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Jim  Burton
JIM BURTONFounder and CEO, CT Link, LLCCo-Founder, UCStrategiesJim Burton is Founder and CEO of CT Link, LLC. Burton founded the...
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Jim Burton | April 30, 2010 |

 
   

The Near Term Success of UC Depends on the Channel

The Near Term Success of UC Depends on the Channel Yes there are successful UC resellers, VARs, and system integrators out there, but they are few and far between.

Yes there are successful UC resellers, VARs, and system integrators out there, but they are few and far between.

Over the past 4 years the communication vendors have been evolving their products and business models to address the Unified Communications (UC) market. And, as in the past, the critical element required to make the vendors and the market successful is not where it needs to be.I'm talking about the channel. Yes there are successful UC resellers, VARs, and system integrators out there, but they are few and far between.

If you look at the success stories touted by the major vendors, you see a handful of channel partners--but only a handful. And, if you look at many of those partners, you will see there are not many people in their organizations that understand and can deliver UC solutions. Some of the big name customers whom the vendors bring on stage at industry events have had to change channel partners because the partner that was handpicked by the vendor did not meet expectations.

The challenge of new technology and associated products waiting for a channel to evolve is nothing new. The communications industry has gone through three of these cycles over the past 20 years, starting with CTI, when resellers needed to understand how to link telephone systems and computer systems together. During this time, a small group of those early channel partners formed an association and appropriately called themselves the "CT Pioneers". They took the "arrows in the back" for the industry as they delivered solutions that required a new level of integration.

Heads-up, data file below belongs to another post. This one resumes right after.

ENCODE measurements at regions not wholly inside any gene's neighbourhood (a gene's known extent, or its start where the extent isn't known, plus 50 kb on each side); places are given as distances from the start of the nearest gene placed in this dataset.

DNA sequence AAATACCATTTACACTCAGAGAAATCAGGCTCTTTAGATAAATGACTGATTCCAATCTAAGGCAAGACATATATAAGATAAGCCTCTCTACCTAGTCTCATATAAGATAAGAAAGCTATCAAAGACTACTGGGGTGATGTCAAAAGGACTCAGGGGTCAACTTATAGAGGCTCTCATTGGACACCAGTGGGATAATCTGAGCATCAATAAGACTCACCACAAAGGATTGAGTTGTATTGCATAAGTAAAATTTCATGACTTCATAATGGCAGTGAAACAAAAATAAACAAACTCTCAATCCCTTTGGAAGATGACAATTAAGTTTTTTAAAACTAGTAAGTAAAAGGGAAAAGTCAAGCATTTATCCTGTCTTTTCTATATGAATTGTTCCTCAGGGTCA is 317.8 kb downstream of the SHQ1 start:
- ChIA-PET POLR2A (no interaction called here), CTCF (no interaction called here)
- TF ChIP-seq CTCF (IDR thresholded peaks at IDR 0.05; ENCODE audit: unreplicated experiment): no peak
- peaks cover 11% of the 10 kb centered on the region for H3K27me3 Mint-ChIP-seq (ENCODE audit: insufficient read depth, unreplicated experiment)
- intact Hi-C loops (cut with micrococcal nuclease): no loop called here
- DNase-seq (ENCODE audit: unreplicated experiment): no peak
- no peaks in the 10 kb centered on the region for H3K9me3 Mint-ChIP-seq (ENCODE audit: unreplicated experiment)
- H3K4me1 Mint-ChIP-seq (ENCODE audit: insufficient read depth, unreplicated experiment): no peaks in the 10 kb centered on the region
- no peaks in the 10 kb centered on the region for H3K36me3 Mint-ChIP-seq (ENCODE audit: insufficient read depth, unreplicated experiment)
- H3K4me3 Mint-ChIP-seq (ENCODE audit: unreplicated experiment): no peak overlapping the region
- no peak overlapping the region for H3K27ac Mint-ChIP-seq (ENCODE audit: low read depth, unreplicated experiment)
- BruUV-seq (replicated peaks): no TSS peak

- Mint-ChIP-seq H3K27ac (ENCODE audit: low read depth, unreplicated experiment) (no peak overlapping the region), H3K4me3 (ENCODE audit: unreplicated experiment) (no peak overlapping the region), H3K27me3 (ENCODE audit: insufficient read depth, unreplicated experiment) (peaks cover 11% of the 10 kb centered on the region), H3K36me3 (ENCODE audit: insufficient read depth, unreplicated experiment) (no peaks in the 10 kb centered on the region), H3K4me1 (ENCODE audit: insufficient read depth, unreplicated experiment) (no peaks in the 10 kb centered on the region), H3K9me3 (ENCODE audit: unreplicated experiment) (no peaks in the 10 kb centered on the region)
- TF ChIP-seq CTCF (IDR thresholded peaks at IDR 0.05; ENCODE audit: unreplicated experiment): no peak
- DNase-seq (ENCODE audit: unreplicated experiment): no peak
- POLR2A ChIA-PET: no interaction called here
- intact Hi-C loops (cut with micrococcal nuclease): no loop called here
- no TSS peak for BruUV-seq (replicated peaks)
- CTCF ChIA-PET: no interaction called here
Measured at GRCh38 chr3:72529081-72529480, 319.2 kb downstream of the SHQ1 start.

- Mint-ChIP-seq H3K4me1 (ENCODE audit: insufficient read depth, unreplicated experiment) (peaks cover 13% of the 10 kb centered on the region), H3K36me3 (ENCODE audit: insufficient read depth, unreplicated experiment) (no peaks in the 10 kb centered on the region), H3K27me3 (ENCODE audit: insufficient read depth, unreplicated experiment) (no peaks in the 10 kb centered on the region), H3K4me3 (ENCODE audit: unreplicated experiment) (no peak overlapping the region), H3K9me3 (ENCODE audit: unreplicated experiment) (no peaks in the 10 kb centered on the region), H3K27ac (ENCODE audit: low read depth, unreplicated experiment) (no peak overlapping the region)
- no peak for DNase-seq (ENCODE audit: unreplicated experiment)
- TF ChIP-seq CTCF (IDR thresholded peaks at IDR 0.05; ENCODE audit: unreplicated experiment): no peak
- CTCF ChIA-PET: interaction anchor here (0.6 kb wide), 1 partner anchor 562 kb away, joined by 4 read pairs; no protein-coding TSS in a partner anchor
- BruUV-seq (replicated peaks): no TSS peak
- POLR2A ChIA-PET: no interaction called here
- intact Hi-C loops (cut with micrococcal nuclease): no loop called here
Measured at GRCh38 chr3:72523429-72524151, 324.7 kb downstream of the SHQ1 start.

In the late '90s, a new layer of complexity--data networks--was added that the channel needed to accommodate, as IP PBXs took center stage. When Cisco acquired Selsius, it planned on leveraging Selsius' existing reseller base. Cisco soon found out that the resellers were not achieving the anticipated results, so the company swung its attention to telephony dealers, and while there was some improvement, sales still did not meet expectations. Over the next few years, Cisco developed programs and provided incentives to help make its resellers successful.

In today's UC environment, there are several new layers of complexity--desktop applications, integrating communications into business processes, and integrating communications silos. While the last item seems to be disappearing as the vendors provide integrated solutions, actually this puts even more pressure on the reseller, who must support new, possibly unfamiliar technology (e.g. an e-mail VAR supporting video, or vice versa).

There are many resellers that are slow to join the "real" UC market. They sell products that are branded as UC, but are nothing more than an IP PBX. For the UC market to be successful, the resellers will have to embrace UC and the new layers of complexity that go with it. Failing that, resellers will see declining revenues, as telephony prices decline, and declining margins as the IP PBX is commoditized.

The vendors who will be UC market leaders are those that can help the resellers make this migration from IP PBX selling to UC application design and implementation that will communications-enable business processes. It will take innovative programs, training, and support from the vendors to help their channel partners prosper. It will be interesting to see which vendors are up for the task.Yes there are successful UC resellers, VARs, and system integrators out there, but they are few and far between.



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